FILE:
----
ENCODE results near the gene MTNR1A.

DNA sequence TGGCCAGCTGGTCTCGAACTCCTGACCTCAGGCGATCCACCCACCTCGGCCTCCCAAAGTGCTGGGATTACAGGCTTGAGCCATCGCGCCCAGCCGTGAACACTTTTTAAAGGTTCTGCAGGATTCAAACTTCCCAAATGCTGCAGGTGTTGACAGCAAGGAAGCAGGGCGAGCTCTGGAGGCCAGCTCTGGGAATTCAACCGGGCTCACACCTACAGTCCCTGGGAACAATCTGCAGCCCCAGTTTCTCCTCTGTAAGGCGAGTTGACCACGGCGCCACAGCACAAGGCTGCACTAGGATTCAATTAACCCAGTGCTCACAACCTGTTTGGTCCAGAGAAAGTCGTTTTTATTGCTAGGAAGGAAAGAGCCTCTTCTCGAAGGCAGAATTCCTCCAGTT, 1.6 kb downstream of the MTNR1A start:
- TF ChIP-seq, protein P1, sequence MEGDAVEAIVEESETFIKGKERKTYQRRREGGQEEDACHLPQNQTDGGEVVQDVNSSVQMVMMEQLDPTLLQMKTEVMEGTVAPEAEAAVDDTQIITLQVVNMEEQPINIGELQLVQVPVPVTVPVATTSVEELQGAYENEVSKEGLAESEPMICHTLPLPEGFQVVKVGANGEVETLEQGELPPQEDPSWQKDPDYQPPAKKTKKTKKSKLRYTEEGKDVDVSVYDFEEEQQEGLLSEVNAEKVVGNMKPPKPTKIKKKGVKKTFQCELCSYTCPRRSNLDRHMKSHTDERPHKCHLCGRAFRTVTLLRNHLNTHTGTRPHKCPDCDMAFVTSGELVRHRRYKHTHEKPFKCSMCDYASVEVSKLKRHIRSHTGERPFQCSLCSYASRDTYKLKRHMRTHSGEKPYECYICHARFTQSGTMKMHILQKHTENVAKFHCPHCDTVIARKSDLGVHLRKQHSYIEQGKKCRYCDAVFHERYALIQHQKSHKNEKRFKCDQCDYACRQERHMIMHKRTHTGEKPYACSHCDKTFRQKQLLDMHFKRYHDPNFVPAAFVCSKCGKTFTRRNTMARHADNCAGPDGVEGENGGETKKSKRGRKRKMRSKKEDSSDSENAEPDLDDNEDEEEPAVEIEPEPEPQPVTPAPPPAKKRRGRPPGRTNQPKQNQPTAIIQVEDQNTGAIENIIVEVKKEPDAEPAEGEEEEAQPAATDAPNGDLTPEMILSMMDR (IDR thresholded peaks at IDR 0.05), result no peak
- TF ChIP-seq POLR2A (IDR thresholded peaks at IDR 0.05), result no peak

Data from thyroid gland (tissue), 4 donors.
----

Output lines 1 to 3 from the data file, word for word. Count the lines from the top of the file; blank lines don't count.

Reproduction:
ENCODE results near the gene MTNR1A.

DNA sequence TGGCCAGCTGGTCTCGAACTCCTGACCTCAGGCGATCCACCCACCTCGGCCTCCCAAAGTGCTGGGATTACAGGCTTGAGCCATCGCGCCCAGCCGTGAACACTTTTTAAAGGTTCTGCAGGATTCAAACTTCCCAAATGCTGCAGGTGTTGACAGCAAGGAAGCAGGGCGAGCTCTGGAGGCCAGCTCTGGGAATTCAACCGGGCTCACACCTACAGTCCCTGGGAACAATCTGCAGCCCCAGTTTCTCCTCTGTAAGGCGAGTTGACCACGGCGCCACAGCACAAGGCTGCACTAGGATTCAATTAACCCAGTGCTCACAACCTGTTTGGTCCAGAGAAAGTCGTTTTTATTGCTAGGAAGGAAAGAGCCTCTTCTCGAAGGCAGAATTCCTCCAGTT, 1.6 kb downstream of the MTNR1A start:
- TF ChIP-seq, protein P1, sequence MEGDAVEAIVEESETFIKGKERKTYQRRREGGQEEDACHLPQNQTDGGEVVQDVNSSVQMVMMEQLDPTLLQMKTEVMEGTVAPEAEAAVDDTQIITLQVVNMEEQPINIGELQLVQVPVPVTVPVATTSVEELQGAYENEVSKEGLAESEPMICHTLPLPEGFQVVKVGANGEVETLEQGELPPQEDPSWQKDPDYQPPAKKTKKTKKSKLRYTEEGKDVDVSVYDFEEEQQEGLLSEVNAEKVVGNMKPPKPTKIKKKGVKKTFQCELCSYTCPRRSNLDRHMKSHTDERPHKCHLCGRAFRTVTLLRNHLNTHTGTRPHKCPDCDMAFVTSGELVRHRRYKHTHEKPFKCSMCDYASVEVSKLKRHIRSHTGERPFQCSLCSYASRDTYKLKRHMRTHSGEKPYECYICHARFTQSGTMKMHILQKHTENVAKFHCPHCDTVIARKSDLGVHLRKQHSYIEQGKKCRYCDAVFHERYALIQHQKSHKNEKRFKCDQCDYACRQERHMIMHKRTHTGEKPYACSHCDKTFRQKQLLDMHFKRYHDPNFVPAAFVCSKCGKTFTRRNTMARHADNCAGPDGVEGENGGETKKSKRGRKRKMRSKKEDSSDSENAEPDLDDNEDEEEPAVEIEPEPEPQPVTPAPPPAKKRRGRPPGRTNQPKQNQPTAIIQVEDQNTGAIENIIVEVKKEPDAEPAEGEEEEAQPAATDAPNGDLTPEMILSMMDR (IDR thresholded peaks at IDR 0.05), result no peak